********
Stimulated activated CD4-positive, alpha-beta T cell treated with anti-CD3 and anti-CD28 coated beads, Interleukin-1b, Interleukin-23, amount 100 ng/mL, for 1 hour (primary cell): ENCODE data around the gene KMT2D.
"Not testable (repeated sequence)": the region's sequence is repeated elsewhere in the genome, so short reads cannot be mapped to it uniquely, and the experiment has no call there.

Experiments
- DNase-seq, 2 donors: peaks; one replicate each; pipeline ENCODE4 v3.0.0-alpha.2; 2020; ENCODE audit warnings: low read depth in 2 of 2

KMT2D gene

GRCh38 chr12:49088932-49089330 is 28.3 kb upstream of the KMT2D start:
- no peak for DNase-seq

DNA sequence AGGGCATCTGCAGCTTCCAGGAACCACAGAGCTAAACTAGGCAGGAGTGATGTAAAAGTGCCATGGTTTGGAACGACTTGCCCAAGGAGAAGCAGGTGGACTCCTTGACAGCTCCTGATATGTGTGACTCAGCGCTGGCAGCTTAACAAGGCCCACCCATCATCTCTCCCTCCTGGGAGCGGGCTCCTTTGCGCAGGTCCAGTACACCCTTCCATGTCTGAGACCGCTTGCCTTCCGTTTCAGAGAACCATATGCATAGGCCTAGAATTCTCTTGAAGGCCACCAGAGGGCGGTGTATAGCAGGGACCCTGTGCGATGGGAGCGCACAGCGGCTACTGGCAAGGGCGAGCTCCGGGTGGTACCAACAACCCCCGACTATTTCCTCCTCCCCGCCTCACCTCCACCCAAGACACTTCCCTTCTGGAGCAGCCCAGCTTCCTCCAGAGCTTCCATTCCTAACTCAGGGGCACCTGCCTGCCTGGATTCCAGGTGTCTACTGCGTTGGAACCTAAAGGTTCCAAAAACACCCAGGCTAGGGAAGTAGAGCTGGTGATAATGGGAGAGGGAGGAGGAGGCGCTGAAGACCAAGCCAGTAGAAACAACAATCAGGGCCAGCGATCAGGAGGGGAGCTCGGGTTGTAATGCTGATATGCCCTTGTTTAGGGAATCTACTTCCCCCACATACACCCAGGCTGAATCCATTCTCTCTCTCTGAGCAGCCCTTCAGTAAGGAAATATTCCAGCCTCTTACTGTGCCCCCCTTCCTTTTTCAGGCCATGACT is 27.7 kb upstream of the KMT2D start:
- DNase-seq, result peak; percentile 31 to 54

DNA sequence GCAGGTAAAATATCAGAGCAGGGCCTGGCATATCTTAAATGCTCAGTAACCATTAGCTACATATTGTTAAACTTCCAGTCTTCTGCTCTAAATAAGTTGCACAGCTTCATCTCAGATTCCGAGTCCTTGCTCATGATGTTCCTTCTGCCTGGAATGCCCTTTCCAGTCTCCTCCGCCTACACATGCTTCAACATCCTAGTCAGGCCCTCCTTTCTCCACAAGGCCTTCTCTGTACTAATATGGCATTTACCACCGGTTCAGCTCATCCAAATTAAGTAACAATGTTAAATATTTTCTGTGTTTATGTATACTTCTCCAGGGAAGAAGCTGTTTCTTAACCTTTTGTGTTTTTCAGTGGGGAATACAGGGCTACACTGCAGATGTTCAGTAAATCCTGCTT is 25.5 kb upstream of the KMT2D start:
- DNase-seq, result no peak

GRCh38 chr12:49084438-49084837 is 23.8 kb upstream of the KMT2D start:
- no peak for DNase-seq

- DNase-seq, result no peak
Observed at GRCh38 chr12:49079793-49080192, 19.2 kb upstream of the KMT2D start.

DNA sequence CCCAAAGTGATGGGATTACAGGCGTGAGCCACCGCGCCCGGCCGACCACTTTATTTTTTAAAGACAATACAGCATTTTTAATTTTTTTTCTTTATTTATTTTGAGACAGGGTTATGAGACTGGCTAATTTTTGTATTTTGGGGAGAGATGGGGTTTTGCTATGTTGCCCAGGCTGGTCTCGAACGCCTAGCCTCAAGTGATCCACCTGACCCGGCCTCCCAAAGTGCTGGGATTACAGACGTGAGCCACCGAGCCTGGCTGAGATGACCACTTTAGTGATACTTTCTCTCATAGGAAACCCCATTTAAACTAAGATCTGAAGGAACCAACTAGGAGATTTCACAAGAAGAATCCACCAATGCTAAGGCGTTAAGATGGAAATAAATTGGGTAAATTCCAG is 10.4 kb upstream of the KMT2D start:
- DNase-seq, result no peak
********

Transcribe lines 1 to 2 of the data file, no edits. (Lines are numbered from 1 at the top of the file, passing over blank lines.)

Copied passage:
Stimulated activated CD4-positive, alpha-beta T cell treated with anti-CD3 and anti-CD28 coated beads, Interleukin-1b, Interleukin-23, amount 100 ng/mL, for 1 hour (primary cell): ENCODE data around the gene KMT2D.
"Not testable (repeated sequence)": the region's sequence is repeated elsewhere in the genome, so short reads cannot be mapped to it uniquely, and the experiment has no call there.